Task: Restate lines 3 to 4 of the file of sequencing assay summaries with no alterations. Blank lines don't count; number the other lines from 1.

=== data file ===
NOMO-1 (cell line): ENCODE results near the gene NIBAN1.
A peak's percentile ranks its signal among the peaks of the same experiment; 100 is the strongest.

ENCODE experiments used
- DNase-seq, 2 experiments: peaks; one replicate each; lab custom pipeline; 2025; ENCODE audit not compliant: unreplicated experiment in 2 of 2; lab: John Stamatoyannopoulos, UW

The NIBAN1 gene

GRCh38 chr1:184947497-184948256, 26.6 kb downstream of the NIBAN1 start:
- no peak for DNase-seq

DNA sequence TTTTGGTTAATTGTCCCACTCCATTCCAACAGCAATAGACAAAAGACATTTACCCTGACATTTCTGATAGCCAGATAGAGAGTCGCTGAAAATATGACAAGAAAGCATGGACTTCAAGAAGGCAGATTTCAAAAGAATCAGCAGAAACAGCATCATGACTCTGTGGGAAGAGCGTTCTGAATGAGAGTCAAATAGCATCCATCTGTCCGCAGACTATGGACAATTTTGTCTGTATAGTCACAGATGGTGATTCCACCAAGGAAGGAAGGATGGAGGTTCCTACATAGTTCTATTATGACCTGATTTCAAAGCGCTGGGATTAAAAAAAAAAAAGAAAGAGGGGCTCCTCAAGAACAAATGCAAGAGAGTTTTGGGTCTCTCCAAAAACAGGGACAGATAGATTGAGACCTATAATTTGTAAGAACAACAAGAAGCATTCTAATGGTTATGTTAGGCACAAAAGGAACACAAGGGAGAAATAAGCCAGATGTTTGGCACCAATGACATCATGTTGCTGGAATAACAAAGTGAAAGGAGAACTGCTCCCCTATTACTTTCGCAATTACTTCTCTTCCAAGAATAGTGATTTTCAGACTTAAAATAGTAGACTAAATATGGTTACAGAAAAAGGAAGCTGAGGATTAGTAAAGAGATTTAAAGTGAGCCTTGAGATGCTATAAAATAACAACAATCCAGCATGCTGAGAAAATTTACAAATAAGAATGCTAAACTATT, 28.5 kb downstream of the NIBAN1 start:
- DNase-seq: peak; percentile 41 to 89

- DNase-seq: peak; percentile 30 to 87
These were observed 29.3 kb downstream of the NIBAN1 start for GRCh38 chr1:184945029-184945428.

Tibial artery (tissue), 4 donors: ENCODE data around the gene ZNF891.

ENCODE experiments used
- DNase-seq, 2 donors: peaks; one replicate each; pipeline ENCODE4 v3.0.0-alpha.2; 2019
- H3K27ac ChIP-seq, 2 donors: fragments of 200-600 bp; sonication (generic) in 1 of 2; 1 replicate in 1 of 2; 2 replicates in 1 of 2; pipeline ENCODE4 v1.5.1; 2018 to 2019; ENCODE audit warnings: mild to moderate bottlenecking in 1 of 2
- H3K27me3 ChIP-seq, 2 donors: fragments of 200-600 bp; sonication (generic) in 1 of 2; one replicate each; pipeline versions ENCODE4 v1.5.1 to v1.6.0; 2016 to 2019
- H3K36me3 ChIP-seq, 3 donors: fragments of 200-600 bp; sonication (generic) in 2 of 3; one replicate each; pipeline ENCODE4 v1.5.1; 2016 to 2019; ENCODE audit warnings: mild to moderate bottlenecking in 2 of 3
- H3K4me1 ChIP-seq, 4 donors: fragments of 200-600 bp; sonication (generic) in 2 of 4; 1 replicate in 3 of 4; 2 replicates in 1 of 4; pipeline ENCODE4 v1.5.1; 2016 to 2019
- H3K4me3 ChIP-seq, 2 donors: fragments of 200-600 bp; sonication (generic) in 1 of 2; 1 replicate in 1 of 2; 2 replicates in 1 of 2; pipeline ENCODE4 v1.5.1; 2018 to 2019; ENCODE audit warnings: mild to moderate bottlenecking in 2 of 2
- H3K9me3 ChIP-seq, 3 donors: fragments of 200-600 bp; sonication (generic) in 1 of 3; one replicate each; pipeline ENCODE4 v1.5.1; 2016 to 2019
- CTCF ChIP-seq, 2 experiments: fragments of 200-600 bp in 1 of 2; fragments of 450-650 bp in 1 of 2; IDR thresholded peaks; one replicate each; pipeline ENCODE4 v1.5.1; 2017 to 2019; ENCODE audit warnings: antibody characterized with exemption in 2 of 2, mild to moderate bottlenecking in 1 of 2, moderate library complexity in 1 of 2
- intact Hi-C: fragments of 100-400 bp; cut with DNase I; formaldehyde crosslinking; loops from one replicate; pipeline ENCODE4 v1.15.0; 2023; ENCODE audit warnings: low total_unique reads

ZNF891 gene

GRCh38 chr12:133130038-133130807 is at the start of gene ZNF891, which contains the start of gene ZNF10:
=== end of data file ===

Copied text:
ENCODE experiments used
- DNase-seq, 2 experiments: peaks; one replicate each; lab custom pipeline; 2025; ENCODE audit not compliant: unreplicated experiment in 2 of 2; lab: John Stamatoyannopoulos, UW